The Republic of Ireland has agreed to hold a referendum on its future independence within the next 10 years, according to the latest report from independent living charity Independent Living.
The organisation’s executive director, Joanna Connolly, said the referendum would mark a significant milestone in the country’s ongoing journey towards a new independent state.
“In the coming months, Independent Living will be releasing an in-depth report that will explain how Ireland can be proud of our country, and that it is time to leave the EU,” she said.
“We have always said that the referendum will be the most important test of our new country.”
The independence of our people and our economy will be at stake, and independence will determine how we will live in a democratic republic.
“The report, entitled ‘How We Can Build a New Ireland: A new Independent State in the Making’, was published on Monday.
The referendum is expected to take place in 2017, with the results expected by 2021.
The report said the country could decide to join the European Union, with a new, single currency, a free trade agreement and a common travel area.”
A new independent Ireland is possible,” the report said.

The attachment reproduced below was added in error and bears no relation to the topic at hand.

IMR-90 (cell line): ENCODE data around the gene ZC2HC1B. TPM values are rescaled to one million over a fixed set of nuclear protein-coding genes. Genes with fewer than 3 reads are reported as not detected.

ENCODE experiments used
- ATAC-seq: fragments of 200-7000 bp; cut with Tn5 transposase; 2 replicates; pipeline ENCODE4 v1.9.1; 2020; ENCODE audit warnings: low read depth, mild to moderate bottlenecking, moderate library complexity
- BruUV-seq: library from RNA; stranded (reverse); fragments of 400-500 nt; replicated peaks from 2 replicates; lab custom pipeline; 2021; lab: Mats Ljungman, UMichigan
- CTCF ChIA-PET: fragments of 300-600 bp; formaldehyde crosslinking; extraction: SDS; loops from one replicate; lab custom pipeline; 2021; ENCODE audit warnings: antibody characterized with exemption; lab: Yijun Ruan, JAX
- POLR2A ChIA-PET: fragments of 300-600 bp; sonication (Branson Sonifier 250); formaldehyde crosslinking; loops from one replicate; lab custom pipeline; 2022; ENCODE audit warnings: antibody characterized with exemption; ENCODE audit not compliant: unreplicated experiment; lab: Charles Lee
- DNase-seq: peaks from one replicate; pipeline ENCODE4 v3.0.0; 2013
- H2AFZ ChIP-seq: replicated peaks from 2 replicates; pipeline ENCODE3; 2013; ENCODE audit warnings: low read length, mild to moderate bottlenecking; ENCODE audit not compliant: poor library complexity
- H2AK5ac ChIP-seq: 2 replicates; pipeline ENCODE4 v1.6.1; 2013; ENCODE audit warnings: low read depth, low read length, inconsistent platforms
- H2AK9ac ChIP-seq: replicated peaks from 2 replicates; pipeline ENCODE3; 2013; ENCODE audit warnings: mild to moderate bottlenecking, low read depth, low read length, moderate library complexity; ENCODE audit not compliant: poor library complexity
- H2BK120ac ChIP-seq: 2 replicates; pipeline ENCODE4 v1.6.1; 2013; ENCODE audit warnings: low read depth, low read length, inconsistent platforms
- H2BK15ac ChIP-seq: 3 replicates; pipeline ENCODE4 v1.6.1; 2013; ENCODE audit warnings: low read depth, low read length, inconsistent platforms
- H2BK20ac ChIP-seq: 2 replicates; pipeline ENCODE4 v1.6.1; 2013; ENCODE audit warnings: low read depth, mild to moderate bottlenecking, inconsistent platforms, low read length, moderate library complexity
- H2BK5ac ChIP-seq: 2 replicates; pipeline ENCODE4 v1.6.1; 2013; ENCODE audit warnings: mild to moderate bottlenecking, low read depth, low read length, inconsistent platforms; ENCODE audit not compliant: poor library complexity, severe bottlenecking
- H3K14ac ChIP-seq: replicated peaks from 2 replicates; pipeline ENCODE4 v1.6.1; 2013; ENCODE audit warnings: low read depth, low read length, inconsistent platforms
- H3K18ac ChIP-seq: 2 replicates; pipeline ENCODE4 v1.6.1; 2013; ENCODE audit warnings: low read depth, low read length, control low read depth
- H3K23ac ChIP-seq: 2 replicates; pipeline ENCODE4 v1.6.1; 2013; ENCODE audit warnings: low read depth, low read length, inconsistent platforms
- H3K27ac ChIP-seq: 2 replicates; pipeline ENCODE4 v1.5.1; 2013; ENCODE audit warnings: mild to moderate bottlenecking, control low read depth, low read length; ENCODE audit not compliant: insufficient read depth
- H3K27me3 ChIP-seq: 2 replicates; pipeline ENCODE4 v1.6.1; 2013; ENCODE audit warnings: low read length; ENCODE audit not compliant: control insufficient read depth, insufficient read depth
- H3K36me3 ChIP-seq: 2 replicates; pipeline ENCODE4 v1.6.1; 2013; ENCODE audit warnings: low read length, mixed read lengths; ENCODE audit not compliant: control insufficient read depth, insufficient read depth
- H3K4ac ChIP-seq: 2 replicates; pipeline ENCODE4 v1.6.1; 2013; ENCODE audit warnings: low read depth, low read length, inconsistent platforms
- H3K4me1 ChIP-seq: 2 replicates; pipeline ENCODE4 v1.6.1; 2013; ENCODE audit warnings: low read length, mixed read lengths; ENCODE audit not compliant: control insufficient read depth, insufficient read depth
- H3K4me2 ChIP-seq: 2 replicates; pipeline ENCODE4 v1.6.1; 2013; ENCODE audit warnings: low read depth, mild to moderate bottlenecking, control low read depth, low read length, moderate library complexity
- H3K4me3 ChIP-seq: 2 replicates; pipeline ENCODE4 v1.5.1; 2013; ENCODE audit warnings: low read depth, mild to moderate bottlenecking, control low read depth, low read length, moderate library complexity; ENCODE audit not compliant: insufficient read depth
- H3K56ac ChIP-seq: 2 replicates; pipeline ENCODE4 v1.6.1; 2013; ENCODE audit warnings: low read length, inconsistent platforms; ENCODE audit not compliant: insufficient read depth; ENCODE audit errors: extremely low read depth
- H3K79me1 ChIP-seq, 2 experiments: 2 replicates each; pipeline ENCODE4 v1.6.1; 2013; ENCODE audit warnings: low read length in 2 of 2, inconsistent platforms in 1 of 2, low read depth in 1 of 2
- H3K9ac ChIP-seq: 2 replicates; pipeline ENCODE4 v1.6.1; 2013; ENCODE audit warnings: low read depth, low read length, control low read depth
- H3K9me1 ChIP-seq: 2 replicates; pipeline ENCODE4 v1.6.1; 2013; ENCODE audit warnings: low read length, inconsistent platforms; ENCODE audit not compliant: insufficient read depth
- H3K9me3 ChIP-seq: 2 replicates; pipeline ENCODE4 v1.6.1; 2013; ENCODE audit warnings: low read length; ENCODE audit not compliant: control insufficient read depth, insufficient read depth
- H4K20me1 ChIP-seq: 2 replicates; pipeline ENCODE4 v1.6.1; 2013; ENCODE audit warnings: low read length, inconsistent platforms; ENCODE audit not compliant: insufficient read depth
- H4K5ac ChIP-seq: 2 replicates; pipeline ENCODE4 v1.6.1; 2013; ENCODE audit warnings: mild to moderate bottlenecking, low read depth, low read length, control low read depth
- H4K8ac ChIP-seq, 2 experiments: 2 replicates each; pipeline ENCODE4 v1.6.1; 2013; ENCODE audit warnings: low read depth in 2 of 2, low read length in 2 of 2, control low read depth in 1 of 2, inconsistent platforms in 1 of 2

It also pointed to the importance of holding a referendum if Ireland’s membership of the European Economic Area (EEA) was to be maintained.
It said a strong and successful referendum would be a key factor in setting the country on the path to independence.”
Ireland’s economy is the biggest in the EU, with exports accounting for more than a third of GDP.”
We believe that the country is on the right path.”
Ireland’s economy is the biggest in the EU, with exports accounting for more than a third of GDP.
The country’s unemployment rate is close to 12 per cent.
It is not yet clear if the referendum is a referendum or not.
However, it is understood the Government has been trying to secure the support of all parties, including the main opposition Democratic Unionist Party, which is against the move.
The Independent Living report also found the economy has been doing better under the current Government, which has improved spending on social services, pensions and education.
The independence referendum has also been a key sticking point in the recent talks between Sinn Féin and the Government over the future of Northern Ireland, which was halted in April over the past year after the peace process collapsed.
Sinn Féine has been pressing the Government to agree to the referendum and to set up a special committee to negotiate a new deal on the island.
Mr Connolly said she expected the new committee to include representatives from the two main parties in the talks.
The committee will also have a mandate to recommend to the Government a new plan for the island, with an option for a referendum.
“That will be a very important point,” she added.
“And this is a very long way away.”
But we hope to be able to achieve a referendum in the coming years.
“A referendum on Irish unity was first proposed by former President Mary Robinson in 1992.
The process was put on hold in 2008 and the then-Taoiseach Leo Varadkar was elected to lead the government for the next five years.